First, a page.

Q: My wife and I live in a condominium unit in Florida. The unit is owned by my wife, in her name only. However, I would like to run for the board of directors. Does Florida law state that a spouse of a unit owner has the right to serve on the board? (E.B., via e-mail)
The Florida Condominium Act provides that every unit owner has the right to serve on the board of directors if eligible. Every unit owner is eligible to serve on the board unless they have been suspended or removed from the board by the State of Florida (very rare), if they are delinquent in payment of assessments due to the association, or if they have been convicted of a felony and have not had their civil rights (such as the right to vote) restored for at least five years.
The law also imposes 8-year terms limits for directors, which are counted as of July 1, 2018. Term limits do not apply in cases where there are not enough candidates for a contested election or in a contested election, where a candidate receives more than two thirds of the votes cast.
While the law governs owner rights to serve, it does not limit service on the board of directors to only unit owners. Pursuant to Chapter 617 of the Florida Statutes, the Florida Not-For-Profit Corporation Act, any person over the age of 18 is eligible to serve on a board of directors of a corporation unless otherwise provided by the articles of incorporation or bylaws.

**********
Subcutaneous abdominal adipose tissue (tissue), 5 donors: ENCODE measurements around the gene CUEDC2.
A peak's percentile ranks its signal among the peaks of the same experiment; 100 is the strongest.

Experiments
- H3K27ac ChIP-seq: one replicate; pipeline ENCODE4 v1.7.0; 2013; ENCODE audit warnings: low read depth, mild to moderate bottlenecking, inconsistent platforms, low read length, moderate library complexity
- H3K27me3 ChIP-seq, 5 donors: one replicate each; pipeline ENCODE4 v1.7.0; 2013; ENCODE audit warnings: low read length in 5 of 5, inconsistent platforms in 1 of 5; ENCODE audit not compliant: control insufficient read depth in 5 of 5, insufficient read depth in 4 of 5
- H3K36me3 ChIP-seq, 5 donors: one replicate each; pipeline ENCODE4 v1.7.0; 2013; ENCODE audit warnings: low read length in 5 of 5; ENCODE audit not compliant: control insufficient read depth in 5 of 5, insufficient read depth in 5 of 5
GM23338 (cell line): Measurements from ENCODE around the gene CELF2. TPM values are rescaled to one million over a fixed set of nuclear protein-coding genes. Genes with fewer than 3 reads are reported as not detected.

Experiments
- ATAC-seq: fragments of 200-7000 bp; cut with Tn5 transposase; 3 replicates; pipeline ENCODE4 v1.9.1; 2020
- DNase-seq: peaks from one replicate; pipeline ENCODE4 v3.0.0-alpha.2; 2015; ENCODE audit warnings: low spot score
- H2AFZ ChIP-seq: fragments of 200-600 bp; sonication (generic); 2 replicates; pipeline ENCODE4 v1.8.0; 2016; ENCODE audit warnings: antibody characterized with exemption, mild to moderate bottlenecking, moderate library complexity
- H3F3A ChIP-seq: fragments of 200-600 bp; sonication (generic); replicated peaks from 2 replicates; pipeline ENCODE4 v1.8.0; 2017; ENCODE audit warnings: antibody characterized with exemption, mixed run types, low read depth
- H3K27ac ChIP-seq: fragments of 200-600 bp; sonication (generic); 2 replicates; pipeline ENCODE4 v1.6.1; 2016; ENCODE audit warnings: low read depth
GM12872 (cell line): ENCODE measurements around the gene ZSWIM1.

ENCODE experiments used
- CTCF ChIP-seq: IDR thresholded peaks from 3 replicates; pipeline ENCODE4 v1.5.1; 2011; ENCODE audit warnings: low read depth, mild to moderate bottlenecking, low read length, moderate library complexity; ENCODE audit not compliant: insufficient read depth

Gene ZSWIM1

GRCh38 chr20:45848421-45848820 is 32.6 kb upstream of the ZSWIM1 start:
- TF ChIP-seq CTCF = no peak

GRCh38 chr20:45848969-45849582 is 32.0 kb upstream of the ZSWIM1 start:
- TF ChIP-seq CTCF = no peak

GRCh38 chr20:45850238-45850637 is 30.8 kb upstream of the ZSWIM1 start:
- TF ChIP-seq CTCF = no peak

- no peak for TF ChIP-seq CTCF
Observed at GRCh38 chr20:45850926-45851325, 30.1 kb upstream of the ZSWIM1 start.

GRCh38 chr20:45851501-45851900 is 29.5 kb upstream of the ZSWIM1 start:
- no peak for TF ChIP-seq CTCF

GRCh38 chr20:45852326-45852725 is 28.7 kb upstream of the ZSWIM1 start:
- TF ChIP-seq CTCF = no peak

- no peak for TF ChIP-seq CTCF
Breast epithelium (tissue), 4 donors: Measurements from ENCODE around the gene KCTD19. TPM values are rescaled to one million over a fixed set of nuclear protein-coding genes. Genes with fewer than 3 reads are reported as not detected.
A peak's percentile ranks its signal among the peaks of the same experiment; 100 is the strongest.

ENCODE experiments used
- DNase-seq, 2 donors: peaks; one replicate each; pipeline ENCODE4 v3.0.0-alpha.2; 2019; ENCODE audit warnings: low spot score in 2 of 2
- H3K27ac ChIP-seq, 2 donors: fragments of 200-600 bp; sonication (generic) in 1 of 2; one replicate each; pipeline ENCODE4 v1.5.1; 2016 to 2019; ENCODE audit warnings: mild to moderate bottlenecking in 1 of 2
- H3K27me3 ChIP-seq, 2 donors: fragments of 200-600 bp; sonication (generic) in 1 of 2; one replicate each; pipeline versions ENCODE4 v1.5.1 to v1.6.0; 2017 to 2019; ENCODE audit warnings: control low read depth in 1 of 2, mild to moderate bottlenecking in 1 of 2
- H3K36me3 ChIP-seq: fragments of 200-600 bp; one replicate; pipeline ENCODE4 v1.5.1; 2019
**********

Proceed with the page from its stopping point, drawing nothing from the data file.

Therefore, to determine whether a spouse of a unit owner whose name is not on the deed is permitted to serve on the board of directors of a condominium association, it is necessary to review the language of the condominium documents to determine whether there is any limitation on who may serve on the board of directors. It is not uncommon for the documents to be silent. In such case, any person over 18 and otherwise not ineligible to serve on the board.
It is more common to see language in condominium documents to limit service on the board of directors to unit owners. Many documents also permit spouses to serve on boards as titles are frequently held in the name of one spouse only for various estate, tax planning, or other reasons. Therefore, the association’s documents will contain the answer to your question.
Q: My condominium board is considering raising the fee for when a unit is leased from one hundred dollars to a much higher number. Is there a cap on the fee that can be charged when a unit is rented? (B.K., via e-mail)
A: Section 718.112(2)(k) of the Florida Condominium Act prohibits an association from charging a fee in connection with the lease of a unit.
The only exception is when the association is permitted to approve lease applications, and the condominium documents authorize a fee. The fee may not exceed $150 per applicant. Members of the same family are considered one applicant.
The same statute also authorizes the association to charge a security deposit against damages to the common elements, again if authorized by the condominium documents. Security deposits may not exceed one month’s rent and must be handled under the laws applicable to landlord-tenant relationships.